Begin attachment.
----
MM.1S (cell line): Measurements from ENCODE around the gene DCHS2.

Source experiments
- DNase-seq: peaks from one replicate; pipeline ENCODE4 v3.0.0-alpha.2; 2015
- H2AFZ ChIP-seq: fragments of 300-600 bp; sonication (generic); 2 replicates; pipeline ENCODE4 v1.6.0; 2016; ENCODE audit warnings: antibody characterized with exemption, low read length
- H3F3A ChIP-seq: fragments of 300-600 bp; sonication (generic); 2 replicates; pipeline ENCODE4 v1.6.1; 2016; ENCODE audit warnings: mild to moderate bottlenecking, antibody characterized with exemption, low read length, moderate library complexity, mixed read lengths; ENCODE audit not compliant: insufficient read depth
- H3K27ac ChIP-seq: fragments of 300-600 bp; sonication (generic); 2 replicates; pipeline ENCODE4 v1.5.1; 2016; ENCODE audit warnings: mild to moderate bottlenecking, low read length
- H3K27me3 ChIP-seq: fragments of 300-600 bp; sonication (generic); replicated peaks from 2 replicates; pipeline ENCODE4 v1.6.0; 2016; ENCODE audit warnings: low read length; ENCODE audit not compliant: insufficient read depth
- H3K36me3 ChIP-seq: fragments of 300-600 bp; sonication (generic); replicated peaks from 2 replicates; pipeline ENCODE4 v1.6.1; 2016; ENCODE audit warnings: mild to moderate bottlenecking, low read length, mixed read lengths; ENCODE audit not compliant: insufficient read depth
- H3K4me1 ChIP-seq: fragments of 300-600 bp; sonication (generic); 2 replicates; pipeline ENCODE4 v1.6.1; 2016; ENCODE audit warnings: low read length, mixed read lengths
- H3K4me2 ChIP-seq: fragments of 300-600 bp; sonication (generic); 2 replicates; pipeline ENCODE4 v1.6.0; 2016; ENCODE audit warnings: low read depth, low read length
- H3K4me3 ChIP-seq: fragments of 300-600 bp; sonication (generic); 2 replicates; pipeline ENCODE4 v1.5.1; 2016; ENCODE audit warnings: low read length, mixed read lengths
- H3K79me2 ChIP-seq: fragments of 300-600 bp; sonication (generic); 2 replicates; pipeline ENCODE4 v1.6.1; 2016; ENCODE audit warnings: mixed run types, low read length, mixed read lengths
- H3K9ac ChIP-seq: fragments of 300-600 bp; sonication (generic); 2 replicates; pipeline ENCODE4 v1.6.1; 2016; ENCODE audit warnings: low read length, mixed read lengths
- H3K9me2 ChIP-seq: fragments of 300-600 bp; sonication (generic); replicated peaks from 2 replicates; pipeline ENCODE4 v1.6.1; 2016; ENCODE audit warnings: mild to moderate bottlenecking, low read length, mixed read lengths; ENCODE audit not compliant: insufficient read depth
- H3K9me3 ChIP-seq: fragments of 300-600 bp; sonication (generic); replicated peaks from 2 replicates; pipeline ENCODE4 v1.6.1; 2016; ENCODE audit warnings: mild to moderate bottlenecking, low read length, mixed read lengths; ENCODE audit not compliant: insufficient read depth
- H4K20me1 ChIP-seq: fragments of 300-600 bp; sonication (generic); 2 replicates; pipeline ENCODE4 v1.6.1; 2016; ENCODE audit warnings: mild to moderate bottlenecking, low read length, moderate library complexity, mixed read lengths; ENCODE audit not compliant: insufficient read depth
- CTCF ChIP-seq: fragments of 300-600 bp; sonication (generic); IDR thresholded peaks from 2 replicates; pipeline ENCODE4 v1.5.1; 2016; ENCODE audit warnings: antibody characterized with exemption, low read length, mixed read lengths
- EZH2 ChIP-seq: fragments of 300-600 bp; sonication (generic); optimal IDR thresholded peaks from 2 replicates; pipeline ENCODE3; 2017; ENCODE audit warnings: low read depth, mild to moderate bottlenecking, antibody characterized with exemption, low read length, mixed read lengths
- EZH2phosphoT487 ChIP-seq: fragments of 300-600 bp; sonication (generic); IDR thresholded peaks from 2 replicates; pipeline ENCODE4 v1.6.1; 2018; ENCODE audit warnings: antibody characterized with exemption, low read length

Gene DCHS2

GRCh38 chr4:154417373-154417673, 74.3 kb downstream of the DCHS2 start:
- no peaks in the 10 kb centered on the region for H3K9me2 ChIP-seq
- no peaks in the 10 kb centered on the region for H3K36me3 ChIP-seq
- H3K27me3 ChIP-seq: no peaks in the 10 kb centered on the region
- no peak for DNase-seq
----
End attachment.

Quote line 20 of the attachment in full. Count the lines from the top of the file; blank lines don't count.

Gene DCHS2